These same interview reports contain much information about the place of women in Victorian religion. The material can be categorised as follows: information about women as workers; as worshippers; and as members of women's groups. Women far exceeded men in the congregations of all the churches – but a few boasted equal numbers of both sexes at particular services and when there was a surplus of men this was a case for rejoicing indeed. 'Women, of course, preponderate but not largely' said W.D. Springett of St Matthew's, Brixton, in 1900. Carroll of St Frideswide's in the East End could go one better: 'On Easter Sunday there were three more men than women'. Information such as this is interesting but not surprising. What is more remarkable are the attempts made by the ministers to explain this imbalance in religious worship – they do not usually appeal to the natural religiosity of womankind but rather to the failure of the ministry to reach the men. Working men, exhausted after work or simply not around when the district visitors called, often had little formal or informal contact with the church as an institution. A Baptist minister commented that he finds it 'difficult to see the men and is now thinking of giving some meetings up so that he can visit them in the evening'. A rare exception was Brooke of St John the Divine who was not overly worried by the sex imbalance because he thought that, because women make or break their menfolk, it was all important to bring the women to Christ.
It was also true that women workers had a pivotal role in all the organized churches. When women workers withdrew their services, all pretence at thorough pastoral care and visitation was removed. Women district visitors, sisters, nurses and Sunday school teachers proliferate in the pages of the Booth notebooks. Thus the Methodist minister of the Free Church, Peckham, in 1900 commissioned his 27 district visitors to circulate 1,000 parish magazines and to find out the sick and needy and invite those who attend nowhere, to come. It becomes clear that the women of a parish came into much more frequent and regular contact with the churches' women workers than they did with the male ministers. The wives and daughters of the ministers were often as involved in parochial work as were their husbands and fathers. Mr and Mrs Free of the St Cuthbert's Anglican mission on the Isle of Dogs;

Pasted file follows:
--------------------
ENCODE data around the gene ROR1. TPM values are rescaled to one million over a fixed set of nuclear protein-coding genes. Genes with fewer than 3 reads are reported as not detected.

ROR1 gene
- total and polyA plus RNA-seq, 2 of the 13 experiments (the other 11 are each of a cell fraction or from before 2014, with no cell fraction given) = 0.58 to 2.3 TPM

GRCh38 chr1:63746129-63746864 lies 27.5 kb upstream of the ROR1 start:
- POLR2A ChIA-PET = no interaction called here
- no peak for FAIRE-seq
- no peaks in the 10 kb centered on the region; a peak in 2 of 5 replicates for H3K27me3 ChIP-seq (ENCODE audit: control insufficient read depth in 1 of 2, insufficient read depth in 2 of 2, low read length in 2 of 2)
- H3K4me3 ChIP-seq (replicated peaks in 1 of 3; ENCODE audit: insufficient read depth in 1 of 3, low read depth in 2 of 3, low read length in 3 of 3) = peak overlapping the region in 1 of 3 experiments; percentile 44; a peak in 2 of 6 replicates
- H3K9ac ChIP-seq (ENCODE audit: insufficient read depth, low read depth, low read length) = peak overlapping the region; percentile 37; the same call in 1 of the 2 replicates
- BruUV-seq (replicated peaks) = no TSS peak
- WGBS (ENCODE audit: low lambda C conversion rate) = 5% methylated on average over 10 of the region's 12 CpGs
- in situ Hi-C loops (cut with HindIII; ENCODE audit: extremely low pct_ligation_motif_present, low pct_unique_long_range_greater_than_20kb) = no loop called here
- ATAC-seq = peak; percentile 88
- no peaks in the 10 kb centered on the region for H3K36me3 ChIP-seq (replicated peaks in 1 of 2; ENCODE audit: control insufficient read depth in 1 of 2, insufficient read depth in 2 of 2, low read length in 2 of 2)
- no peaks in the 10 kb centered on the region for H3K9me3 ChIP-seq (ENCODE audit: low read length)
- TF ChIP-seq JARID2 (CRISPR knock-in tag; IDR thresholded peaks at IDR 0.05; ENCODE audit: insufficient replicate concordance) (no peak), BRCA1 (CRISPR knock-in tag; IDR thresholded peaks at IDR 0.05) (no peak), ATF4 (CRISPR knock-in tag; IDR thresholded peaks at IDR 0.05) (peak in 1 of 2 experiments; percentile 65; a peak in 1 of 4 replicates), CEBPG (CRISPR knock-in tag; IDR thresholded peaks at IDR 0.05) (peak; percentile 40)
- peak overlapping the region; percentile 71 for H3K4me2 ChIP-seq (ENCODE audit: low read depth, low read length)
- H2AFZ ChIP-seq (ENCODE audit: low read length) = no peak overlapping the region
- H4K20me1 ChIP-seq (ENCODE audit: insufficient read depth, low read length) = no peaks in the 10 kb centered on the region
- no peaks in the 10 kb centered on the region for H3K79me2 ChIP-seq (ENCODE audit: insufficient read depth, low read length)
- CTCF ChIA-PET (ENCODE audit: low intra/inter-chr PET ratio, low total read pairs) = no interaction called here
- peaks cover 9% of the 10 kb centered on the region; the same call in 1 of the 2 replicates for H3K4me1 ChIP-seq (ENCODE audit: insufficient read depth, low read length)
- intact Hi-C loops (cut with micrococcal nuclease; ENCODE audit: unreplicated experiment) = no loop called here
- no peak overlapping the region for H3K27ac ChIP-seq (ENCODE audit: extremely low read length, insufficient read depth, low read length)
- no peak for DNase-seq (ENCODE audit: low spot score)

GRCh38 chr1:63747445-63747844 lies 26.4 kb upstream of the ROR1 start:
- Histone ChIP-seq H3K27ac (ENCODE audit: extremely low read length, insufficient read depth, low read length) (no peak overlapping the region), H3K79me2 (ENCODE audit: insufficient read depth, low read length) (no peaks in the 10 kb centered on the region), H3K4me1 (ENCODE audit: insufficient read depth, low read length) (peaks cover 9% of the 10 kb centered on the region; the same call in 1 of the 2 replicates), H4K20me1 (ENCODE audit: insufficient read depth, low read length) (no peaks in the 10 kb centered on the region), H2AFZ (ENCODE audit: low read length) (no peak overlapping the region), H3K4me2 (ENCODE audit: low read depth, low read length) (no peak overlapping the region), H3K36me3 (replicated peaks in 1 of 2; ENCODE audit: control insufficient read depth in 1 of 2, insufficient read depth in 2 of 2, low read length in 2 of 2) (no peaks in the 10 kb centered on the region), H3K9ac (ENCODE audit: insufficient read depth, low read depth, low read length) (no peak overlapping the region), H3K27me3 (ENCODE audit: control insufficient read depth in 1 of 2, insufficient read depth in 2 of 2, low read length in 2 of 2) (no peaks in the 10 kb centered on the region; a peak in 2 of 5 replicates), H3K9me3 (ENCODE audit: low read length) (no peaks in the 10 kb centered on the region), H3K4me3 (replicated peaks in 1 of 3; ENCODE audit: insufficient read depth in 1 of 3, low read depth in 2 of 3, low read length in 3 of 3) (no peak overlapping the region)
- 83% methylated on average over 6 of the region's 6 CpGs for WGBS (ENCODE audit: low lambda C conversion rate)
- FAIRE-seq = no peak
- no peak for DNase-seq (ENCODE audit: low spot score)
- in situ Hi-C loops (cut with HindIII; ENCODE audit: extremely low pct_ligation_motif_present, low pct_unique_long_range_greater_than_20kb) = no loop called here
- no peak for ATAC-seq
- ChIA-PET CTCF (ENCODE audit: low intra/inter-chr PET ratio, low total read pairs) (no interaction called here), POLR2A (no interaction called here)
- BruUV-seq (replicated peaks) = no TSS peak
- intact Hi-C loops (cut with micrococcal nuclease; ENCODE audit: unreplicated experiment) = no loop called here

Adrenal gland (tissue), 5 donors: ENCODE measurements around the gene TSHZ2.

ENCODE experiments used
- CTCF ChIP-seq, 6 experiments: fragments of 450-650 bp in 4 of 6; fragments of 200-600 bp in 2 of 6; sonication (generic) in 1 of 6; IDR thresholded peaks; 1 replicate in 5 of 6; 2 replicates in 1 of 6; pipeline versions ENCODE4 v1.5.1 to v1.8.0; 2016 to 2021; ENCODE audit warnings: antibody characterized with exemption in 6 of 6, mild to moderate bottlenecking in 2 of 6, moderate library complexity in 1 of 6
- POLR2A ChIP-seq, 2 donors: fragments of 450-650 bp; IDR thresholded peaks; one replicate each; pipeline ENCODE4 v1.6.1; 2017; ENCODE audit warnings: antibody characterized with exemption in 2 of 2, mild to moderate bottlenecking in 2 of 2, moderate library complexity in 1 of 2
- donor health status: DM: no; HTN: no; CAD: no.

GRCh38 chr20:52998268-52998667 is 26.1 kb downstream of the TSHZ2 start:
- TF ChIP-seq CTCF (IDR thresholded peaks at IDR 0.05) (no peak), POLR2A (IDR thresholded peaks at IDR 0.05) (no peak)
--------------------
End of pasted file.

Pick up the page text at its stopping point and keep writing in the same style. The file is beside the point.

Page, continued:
are setting about their work with the utmost earnestness and energy. Mrs Free I imagine will do almost as much as her husband; she is a bright, cheery, buxom woman, quite an ideal parson's wife...
A multitude of clubs and classes were provided for the woman of a parish – mothers, meetings, girls friendly societies, Bands of Hope, sewing classes, guild meetings, bible classes, women communicants' groups and so forth. Often these seem to have been run by women workers. So at the Baptist Chapel in Denmark Place there was a mothers' meeting for about 100 mothers (not from the congregation) on Monday afternoons between 3.30 and 4.30. 'They bring their work and babies, a lady reads a book to them, or an address is given'. Other women's meetings were gatherings to provide parcels and benefits for the parish poor – at the same church there was a monthly sewing day to produce 'work' for the maternal society and for the families of poor ministers. Another church saw it was important to encourage girls to participate in public debate. Women were also often the beneficiaries of specific charities – the maternity society at St Matthew's, Brixton provided a poor woman with a E5 maternity box, which contained many necessities, two months before her baby was due. Jumble sales owed their origin to the attempts by concerned ministers to provide for the material needs of poor women in clothing their families.
These are just two examples of the rich data buried until now in the Booth archive. Had Booth not published his work, historians and others would have explored the manuscript sources long since. It is fitting that a hundred years later, proper attention be accorded to Booth's vision and to his attempts to realise it.
- David Englander, 'Booth's Jews: The Presentation of Jews and Judaism in Life and Labour of the People in London', in Victorian Studies, (1989)
- E.P. Hennock, 'Poverty and Social Theory in England: the experience of the eighteen-eighties', in Social History, I (1976)
- Rosemary O'Day, 'The Men from the Ministry' in Gerald Parsons (ed.), Religion in Victorian Britain, Vol. II, Controversies, (Manchester University Press, 1988)
- T.S. & M.B. Simey, Charles Booth, Social Scientist (Oxford University Press, 1960)